Skip to content

Introducing JEB Extensions

JEB offers a rich API that can be used to develop:

  • Front-end clients, such as:
    • The official UI client
    • Headless clients for automation pipelines
  • Plugins (aka back-end modules):
    • Processor plugins such as disassemblers, decompilers, debuggers, or any other type of analyzer
      • Many processor plugins fall in the category of parsers and are sometimes referred as such
    • Engines plugins such as second-pass code analyzers, working on results produced by other plugins, or helpers
  • Scripts:
    • Python scripts for automating simple tasks
    • Python scripts that can interact with graphical clients that implement the UI-API (the UI client does)


Only professional licenses offer full API access. However, all licenses allow script execution from within the UI client:

Licenses Type UI client Other Clients (e.g. command-line)
Non-Pro UI scripts no
Pro UI scripts + plugins scripts + plugins

High-level Architecture#

Grasping the high-level concepts of how pieces fit together within JEB will make you a more efficient extensions developer.

At the highest-level, JEB is separated into back-end and front-end components:

  • The back-end components are responsible for processing input artifacts. They provide an execution environment for native and third-party plugins, including input artifact processor plugins, such as file parsers.
  • The front-end components are responsible for processing input commands and rendering back-end results. A variety of front-ends may be created using the API exposed by the back-end.


All JEB distributions ship with the UI client front-end that runs on all major desktop operating systems.

The diagram below shows the relationship between back-end and front-end components:

High-level architecture diagram

Depending on their license type, users may be able to develop third-party plugins and instruct the back-end to load them. This enables power users to craft input processors that cater to their specific needs (e.g., a disassembler for an exotic or virtual CPU).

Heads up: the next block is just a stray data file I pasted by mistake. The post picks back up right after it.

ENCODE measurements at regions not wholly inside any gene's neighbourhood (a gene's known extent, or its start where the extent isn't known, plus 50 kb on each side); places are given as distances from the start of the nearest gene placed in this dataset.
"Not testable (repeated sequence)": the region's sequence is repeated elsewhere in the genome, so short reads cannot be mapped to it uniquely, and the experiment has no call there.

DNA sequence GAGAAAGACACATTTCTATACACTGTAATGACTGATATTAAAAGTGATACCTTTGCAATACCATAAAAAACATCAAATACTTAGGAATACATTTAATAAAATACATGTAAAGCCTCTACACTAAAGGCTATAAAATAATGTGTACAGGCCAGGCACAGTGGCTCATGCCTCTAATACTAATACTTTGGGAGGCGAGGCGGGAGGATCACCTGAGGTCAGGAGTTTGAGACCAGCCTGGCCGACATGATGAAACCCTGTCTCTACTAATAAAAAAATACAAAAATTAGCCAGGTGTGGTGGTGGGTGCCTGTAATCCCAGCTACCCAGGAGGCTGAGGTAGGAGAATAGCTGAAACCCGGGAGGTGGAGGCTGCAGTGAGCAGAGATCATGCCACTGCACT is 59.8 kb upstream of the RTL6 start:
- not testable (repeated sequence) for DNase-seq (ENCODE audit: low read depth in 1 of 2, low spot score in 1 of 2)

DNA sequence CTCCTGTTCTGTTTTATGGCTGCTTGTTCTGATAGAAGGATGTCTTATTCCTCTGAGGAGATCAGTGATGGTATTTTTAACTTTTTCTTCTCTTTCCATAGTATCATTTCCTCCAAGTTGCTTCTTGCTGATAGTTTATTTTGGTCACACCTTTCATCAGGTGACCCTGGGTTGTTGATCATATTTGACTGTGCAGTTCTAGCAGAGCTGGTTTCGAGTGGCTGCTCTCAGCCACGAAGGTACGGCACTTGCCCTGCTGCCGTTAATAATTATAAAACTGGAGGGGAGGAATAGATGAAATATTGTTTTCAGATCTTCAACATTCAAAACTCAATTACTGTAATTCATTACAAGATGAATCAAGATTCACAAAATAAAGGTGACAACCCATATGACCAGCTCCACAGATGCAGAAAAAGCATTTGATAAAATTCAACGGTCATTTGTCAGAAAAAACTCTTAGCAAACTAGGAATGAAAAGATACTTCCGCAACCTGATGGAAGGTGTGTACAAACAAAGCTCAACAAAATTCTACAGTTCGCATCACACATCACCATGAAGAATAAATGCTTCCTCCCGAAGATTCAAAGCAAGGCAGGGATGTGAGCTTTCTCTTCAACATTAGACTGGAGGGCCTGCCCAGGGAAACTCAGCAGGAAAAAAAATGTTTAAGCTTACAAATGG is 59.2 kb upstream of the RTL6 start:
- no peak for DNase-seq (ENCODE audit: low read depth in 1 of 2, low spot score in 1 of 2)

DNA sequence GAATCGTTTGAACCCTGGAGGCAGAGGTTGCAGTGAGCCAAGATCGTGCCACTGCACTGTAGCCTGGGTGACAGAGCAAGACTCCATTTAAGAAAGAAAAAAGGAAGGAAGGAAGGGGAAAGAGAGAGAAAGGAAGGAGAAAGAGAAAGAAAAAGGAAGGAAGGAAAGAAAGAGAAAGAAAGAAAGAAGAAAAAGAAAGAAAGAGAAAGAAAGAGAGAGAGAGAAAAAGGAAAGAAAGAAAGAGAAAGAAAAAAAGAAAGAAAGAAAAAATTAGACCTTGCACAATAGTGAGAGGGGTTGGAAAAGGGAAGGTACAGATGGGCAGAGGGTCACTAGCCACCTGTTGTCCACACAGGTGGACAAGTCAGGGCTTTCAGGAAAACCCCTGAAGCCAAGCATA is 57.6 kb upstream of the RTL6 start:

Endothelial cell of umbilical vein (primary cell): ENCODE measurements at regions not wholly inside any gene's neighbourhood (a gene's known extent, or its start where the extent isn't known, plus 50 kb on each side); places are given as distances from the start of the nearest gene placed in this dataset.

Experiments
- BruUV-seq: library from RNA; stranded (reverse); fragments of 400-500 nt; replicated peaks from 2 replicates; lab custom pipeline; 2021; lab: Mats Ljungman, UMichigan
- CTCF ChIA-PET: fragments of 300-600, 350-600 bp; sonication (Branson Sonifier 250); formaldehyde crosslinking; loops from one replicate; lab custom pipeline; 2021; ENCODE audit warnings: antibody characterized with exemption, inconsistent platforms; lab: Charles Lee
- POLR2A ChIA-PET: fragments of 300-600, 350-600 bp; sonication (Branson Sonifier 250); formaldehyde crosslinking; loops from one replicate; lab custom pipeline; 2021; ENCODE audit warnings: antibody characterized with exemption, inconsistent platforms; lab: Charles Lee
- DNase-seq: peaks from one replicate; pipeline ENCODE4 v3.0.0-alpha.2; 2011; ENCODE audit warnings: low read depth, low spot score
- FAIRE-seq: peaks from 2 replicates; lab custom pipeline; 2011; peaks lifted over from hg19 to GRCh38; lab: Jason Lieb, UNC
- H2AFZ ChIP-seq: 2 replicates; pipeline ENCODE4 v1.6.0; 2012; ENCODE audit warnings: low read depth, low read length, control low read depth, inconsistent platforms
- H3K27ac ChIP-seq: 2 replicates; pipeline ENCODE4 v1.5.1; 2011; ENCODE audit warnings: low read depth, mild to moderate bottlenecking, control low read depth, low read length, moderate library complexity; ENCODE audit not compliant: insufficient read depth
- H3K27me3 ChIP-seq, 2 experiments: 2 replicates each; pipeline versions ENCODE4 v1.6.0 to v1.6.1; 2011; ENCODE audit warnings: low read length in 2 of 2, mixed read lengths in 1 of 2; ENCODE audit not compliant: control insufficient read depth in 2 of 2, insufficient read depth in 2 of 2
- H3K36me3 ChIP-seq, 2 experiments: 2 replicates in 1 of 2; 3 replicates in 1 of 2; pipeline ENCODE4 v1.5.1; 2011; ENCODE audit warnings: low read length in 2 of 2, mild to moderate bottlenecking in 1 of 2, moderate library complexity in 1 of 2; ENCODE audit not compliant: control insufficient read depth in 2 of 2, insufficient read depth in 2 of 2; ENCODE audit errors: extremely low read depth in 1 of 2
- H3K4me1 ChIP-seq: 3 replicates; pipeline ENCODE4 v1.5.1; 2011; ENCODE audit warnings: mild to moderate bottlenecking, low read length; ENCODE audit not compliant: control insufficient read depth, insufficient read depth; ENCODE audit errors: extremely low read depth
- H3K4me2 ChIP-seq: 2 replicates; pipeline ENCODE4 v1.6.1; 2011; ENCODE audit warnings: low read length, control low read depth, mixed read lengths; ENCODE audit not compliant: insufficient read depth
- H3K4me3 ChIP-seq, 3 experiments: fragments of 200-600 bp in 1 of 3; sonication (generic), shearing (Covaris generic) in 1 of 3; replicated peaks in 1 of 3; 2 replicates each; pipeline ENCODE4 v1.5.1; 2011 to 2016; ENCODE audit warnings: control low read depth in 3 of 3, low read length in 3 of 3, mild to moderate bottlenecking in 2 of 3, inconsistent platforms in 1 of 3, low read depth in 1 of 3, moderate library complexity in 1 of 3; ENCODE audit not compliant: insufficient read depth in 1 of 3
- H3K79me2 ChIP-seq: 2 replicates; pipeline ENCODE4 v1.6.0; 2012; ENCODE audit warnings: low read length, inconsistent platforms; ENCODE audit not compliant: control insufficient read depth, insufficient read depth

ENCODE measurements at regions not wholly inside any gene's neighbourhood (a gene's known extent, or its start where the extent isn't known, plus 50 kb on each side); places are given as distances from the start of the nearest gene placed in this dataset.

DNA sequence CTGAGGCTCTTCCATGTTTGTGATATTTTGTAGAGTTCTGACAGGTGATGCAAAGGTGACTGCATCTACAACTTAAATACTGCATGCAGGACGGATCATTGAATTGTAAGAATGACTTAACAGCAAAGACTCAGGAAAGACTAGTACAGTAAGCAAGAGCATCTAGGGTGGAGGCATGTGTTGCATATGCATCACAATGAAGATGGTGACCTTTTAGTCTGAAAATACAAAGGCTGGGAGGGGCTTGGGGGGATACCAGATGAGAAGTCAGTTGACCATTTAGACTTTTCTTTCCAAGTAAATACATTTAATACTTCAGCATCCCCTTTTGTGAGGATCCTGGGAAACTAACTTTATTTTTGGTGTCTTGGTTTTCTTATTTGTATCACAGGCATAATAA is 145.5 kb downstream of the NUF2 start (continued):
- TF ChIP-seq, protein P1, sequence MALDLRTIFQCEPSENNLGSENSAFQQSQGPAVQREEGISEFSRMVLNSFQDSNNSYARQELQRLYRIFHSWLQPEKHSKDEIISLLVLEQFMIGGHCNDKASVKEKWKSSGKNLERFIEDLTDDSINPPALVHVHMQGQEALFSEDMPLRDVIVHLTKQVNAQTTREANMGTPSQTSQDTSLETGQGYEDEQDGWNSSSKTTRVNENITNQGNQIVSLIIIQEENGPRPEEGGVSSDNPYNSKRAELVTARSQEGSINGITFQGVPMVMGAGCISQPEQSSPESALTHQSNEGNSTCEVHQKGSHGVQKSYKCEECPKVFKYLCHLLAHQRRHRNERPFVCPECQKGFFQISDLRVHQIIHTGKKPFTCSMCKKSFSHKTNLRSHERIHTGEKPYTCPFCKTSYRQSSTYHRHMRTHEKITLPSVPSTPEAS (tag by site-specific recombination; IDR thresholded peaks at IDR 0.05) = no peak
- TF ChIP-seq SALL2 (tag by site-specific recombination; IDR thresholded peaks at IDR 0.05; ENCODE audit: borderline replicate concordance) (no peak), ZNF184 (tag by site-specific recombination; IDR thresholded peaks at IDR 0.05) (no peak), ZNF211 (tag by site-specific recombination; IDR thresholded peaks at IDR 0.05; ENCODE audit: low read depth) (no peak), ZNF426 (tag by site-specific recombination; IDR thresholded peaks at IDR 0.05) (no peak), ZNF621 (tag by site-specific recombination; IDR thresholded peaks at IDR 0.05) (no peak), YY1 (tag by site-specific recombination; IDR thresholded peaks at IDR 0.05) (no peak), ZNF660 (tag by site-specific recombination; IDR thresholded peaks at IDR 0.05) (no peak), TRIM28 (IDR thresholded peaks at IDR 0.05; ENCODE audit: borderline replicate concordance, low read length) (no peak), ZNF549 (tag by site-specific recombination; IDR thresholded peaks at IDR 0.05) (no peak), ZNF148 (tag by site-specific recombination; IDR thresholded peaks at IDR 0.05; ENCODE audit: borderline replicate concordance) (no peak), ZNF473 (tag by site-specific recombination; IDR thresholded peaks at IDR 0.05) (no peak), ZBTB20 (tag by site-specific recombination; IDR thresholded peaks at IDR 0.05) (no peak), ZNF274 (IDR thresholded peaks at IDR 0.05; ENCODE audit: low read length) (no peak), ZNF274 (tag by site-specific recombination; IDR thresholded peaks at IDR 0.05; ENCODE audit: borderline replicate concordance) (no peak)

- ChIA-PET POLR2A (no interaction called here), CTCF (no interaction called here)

You may verify your API usage capabilities by starting JEB with the -c --license command line flag.

Application Programming Interfaces#

The JEB API offers power-users ways to:

  • write clients such as command-line processors (headless)
  • write extensions, from simple scripts in Python to advanced analysis modules in Java

The JEB API reference documentation is available online as well as offline, within your JEB software package (file doc/

Scripts vs Plugins#

  • Scripts...
    • Implement IScript
    • Are called by users to achieve small tasks
      • Example: modify some code, navigate somewhere, display some info, etc.
    • Have to to be written in Python (and are run within a Jython VM)
      • Ideal for rapid development and prototyping
    • Are executed by JEB on-demand
      • In UI client, can be executed via the File menu
  • Plugins...
    • Implement IPlugin (IUnitIdentifier for processor plugins, IEnginesPlugin for engines plugins)
    • Are designed to process input (for processor plugins) or do other tasks (for engines plugins)
      • Example: disassemble or decompile code, do complex file parsing, etc.
    • Must be written in Java
      • Ideal for complex, large code bases
    • Are loaded by JEB at start-up time
      • List of loaded plugins can be seen in the File menu

Executing Scripts#

All versions of JEB can execute client scripts within the UI client.

Scripts should be dropped in your scripts/ directory (or any other directory specified in your .ScriptsFolder client option). Use the File, Script, Run Script... menu command to execute a script. The last run script can be executed again by pressing the F2 key.

  • Client scripts are written in Python, and are executed within a 2.7 Jython VM (a Java implementation of the Python VM)
  • Scripts, like any extension, use the JEB API.
  • Client scripts executed inside the UI client also have access to the UI-API, located in the package com.pnfsoftware.jeb.client.ui. Classes of the UI-API allow graphical manipulation of views, fragments, items, etc. (This API is optionally implemented by clients; the desktop client implements it.)

You will find a large collection of sample scripts on our public GitHub repository.

Executing Engines Plugins#

All third-party plugins must be dropped in your coreplugins/ directory (or any other directory specified in your .PluginsFolder back-end option). Use the File, Engines, Execute, ... menu command to execute an engines plugin.


Engines plugins are JEB plugins that implement the IEnginesPlugin interface.

The full list of engines plugins loaded within your JEB instance context can be seen by running the File, Engines, Plugins command. You may double-click a plugin to execute it.

A collection of open-source plugins can be found on our public GitHub repository.